Why It's Illegal To Sell Alcohol Anywhere Near The Jack Daniel's Distillery

Jack Daniel's Old No. 7 Tennessee whiskey is almost as American as apple pie, crafted in Lynchburg, Tennessee for over 150 years. Established in 1866 by Jasper Newton Daniel, aka Jack, the brewery was initially purchased from Daniel's foster father Reverend Dan Call (via Jack Daniel's). Distinguishing Tennessee Whiskey from standard bourbons is the special process of filtering through sugar maple charcoal. Daniels learned this process from a slave who worked under the reverend named Nathan "Nearest" Green (via Nearest Green). The Reverend described Green by saying, "This is Uncle Nearest. He's the best whiskey maker I know of." In addition to the filtering techniques, Green also coached the young Jack to use the highest quality grains and water. 

While the recipe has stayed largely the same, history has a way of changing many other things. The Civil War ended with Green becoming both a free man and the first African-American master distiller as this whiskey gained popularity. Soon would come new trials, however, including prohibition, drying up the Lynchburg still prior to more extensive laws in the United States (via Chronicling America). The city of Lynchburg is part of Moore County and has been a dry county (meaning "no selling") since 1910 (via Smarter Travel).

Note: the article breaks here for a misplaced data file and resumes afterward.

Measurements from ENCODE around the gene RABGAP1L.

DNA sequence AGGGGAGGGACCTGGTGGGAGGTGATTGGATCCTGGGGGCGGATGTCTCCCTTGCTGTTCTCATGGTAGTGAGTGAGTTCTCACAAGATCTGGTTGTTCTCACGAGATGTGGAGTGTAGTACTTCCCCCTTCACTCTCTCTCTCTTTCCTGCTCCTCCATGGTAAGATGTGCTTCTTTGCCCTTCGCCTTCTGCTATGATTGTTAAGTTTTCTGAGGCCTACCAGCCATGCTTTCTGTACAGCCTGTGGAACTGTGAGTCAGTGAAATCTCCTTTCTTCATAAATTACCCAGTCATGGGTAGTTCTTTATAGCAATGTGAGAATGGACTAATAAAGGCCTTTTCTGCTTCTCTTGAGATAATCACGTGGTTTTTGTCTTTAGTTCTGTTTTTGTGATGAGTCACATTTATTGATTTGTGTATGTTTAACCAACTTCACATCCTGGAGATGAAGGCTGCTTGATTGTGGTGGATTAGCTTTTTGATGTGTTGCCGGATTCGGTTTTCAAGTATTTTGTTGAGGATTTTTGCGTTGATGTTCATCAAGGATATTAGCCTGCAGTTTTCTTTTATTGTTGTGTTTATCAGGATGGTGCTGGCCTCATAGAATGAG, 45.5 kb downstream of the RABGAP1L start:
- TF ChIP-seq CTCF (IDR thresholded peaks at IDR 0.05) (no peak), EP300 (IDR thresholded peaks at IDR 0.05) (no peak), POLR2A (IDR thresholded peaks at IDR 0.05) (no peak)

A taste of whiskey does not count as wet

You're probably asking how a dry county can be home to one of America's most famous distilleries. Well, the law specifically bars selling liquor. But as described in 2012, the Jack Daniel's distillery tours began to offer samples included with the tour (via Nashville Scene). Whether this legal loophole is because the samples are themselves free and the ticket pays the tour, or alternatively because the samples are so small and only available onsite is somewhat questionable, but the fact remains that the tasting now exists after many dry decades. Limited numbers of sealed, commemorative bottles are also sold on the tour (maybe they count as a souvenir?), according to The Sterling Traveler. What we do know for sure is that it's all legal (for adults 21 and up). Of the distillery tour itself you'll find a significant difference in pre-filtered and post-filtered samples, as well as specialized flavors and varieties. Enjoy (responsibly) your favorite Jack Daniel's preparation and know that the flavor is as rich as this product's lengthy history.